Case of a mysterious bullet found in student’s car door unresolved

Morgan State student Kendra Pinder left her car on campus when she traveled home for the weekend. When she returned, she discovered a 9 mm bullet hole through her car door.


Courtesy of Kendra Pinder

“I came out and looked at the door. And it just looked off because I’m like, why is there a hole in the door? I did not think it was a bullet hole at first because it just kind of felt like it was impossible for it to be,” Kendra Pinder said. 

Jordan D. Brown, Editor in Chief

Kendra Pinder, a sophomore strategic communication major, was excited to make her first adult purchase this January with a brand new car.

After saving up her money, Pinder bought a 2020 Toyota Corolla before returning to Morgan State University for the spring semester.

Two months later, her car was damaged on Morgan’s campus after a stray 9 mm bullet struck her car door.

On March 4, Pinder left Morgan’s campus with her friends and returned to her apartment later that evening.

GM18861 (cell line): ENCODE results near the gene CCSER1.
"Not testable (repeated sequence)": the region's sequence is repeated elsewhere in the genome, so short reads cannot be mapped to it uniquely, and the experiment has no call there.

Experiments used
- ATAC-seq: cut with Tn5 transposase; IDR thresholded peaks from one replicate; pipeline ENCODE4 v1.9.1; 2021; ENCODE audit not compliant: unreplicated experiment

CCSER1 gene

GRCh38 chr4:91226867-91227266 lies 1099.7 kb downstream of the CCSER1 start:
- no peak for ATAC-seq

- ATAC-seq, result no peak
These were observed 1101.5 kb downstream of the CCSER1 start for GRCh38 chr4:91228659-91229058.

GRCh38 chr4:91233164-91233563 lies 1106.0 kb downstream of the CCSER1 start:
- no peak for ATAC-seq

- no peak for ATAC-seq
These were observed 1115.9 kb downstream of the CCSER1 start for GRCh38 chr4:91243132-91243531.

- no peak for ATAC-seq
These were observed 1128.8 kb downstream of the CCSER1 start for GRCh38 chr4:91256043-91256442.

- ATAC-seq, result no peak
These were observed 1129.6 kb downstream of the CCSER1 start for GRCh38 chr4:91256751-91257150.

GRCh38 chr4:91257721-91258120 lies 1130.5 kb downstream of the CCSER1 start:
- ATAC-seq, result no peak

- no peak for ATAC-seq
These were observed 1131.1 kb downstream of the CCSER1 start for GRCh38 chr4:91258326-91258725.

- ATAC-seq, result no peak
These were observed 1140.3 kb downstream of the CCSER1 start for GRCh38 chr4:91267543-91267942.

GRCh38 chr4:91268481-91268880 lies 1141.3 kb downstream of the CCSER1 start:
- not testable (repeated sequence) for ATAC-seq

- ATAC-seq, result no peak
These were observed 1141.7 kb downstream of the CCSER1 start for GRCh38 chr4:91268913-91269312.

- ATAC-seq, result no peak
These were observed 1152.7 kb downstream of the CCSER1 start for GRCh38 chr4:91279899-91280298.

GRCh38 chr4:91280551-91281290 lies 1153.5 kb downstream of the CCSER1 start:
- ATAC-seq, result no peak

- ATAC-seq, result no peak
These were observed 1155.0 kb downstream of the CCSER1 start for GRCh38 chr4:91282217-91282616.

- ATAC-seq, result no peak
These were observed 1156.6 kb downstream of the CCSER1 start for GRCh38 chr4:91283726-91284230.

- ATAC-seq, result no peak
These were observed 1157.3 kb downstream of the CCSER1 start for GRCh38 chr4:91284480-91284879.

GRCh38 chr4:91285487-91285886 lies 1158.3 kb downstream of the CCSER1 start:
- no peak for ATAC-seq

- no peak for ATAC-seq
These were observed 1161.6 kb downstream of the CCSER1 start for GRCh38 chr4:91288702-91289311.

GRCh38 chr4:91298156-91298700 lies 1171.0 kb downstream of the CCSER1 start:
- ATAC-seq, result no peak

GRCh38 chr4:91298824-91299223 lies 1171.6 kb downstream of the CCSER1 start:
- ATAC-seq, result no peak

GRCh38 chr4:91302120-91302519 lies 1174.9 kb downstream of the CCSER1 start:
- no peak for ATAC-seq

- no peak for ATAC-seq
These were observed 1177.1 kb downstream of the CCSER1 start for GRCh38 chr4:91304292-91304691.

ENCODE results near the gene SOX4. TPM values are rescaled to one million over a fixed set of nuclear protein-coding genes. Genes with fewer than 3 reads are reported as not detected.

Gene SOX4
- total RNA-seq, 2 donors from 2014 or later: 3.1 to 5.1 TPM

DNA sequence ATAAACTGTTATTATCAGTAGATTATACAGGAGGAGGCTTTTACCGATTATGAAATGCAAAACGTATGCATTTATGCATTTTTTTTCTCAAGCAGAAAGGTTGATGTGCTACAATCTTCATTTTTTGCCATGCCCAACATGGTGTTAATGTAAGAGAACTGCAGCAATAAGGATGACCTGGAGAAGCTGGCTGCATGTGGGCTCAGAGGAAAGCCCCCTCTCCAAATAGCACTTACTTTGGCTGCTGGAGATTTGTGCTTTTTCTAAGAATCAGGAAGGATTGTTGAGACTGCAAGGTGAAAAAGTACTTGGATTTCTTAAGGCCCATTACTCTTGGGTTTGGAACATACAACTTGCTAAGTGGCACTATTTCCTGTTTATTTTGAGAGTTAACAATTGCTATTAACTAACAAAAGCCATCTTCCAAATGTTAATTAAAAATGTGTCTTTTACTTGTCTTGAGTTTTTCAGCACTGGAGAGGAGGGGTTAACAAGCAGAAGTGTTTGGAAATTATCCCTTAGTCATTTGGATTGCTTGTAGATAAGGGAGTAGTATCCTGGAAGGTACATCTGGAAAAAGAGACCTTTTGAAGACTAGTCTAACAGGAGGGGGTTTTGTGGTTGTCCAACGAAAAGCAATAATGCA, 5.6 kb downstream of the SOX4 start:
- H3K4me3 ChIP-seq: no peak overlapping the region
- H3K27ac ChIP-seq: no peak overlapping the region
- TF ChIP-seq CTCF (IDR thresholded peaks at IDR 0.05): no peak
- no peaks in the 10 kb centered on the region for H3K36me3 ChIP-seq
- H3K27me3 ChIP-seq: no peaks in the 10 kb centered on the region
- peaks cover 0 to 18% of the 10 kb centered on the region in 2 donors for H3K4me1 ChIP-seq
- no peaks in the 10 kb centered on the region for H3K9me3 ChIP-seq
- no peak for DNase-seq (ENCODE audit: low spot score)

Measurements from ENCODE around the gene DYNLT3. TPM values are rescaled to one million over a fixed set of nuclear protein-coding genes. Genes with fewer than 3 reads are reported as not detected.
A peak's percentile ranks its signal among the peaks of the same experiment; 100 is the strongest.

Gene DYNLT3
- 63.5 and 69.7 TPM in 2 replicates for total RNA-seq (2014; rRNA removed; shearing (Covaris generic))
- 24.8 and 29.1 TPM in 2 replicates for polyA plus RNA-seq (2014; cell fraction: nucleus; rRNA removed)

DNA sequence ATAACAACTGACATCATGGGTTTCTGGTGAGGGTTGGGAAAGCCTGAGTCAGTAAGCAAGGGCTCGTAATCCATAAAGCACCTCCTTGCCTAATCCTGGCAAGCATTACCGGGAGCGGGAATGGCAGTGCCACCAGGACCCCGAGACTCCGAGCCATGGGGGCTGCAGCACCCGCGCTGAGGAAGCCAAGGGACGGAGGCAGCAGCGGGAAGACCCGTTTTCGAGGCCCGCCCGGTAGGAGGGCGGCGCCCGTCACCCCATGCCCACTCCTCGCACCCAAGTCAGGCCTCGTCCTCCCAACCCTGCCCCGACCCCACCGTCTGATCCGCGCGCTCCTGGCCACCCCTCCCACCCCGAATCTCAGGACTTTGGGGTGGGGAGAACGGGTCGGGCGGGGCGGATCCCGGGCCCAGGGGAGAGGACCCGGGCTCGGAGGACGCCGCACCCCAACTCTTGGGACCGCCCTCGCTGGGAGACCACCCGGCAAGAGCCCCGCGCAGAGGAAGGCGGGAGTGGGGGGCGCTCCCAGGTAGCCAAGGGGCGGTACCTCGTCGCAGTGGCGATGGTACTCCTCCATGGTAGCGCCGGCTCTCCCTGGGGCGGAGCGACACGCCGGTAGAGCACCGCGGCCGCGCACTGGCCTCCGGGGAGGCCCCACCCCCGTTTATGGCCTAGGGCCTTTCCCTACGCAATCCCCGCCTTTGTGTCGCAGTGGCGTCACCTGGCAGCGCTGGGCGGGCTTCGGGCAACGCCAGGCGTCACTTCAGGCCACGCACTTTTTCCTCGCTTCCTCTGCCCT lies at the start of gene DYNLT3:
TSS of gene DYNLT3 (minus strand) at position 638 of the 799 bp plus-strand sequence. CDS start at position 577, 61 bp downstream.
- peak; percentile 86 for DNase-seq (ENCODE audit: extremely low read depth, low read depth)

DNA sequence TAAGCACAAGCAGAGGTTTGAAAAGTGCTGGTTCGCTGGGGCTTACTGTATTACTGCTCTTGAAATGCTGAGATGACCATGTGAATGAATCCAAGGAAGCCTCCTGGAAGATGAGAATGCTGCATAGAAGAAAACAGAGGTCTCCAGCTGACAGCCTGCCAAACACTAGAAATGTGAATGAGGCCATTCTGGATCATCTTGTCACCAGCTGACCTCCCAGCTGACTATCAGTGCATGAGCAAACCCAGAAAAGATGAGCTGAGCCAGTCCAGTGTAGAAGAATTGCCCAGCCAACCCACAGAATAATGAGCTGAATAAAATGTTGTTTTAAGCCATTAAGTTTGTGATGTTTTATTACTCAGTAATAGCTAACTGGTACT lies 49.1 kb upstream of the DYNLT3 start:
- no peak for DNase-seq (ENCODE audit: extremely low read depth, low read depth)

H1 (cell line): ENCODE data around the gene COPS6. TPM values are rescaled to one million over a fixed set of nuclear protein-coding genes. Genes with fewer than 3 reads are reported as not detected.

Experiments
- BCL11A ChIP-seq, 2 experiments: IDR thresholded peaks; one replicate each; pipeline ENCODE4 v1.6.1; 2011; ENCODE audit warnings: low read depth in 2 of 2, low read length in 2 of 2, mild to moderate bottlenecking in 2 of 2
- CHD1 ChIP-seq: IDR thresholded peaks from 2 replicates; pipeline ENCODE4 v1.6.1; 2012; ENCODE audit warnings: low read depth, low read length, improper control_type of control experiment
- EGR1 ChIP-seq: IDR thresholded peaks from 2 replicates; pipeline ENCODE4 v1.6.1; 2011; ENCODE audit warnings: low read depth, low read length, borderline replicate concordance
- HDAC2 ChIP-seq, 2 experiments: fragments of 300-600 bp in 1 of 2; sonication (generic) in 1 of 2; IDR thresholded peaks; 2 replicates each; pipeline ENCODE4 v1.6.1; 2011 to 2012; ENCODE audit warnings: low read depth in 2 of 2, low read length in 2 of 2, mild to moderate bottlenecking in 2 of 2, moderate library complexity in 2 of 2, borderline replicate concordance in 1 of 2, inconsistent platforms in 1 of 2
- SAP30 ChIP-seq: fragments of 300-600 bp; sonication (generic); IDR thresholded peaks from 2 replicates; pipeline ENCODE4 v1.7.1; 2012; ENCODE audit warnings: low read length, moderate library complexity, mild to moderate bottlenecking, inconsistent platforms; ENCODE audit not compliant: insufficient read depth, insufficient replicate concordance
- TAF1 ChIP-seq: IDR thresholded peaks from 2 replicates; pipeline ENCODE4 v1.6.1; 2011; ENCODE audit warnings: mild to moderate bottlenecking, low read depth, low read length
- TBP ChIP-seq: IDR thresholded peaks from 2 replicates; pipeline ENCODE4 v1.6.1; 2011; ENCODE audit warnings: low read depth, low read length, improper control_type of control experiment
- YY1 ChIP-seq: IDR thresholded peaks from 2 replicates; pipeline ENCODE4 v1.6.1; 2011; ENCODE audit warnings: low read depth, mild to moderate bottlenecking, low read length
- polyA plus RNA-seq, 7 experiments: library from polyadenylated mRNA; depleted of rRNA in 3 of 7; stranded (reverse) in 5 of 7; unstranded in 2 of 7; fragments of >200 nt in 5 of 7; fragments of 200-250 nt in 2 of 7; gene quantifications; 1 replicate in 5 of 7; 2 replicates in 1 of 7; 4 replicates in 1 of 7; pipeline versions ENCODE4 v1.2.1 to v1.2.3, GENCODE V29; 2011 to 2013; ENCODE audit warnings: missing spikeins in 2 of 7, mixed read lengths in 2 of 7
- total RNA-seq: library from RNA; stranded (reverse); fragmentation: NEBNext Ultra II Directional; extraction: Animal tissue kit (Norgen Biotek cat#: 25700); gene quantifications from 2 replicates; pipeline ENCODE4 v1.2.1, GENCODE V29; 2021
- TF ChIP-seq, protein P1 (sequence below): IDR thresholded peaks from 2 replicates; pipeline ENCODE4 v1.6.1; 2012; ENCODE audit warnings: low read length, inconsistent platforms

As it was late at night, Pinder went straight to her apartment at the Thurgood Marshall Apartment Complex and prepared to travel home the next evening.

Pinder went home to Bowie, Md. on March 5 for the weekend and left her car parked in the complex’s parking lot. 

Videos of individuals fighting outside Thurgood Marshall Apartment and Rawlings Dining Hall circulated on social media the same weekend of the incident.

Pinder identified her car in one of the fighting videos as students huddled around the fight.

The car pictured matches Pinder’s car description, a white Toyota Corolla with paper tags. (Courtesy of @king__gregory)

Pinder said there was speculation among students that a shooting also occurred that weekend, but nothing was confirmed.

“It was a lot of ‘he say, she say’ going around campus about potential shootings that could have happened on Friday, by different people that live in different buildings in the area of Thurgood, including Blount Rawlings and Thurgood,” Pinder said.

According to Larry Jones, assistant vice president of public relations and communications, no shootings were reported on or around campus to the Morgan State University Police Department (MSUPD) the week of the incident.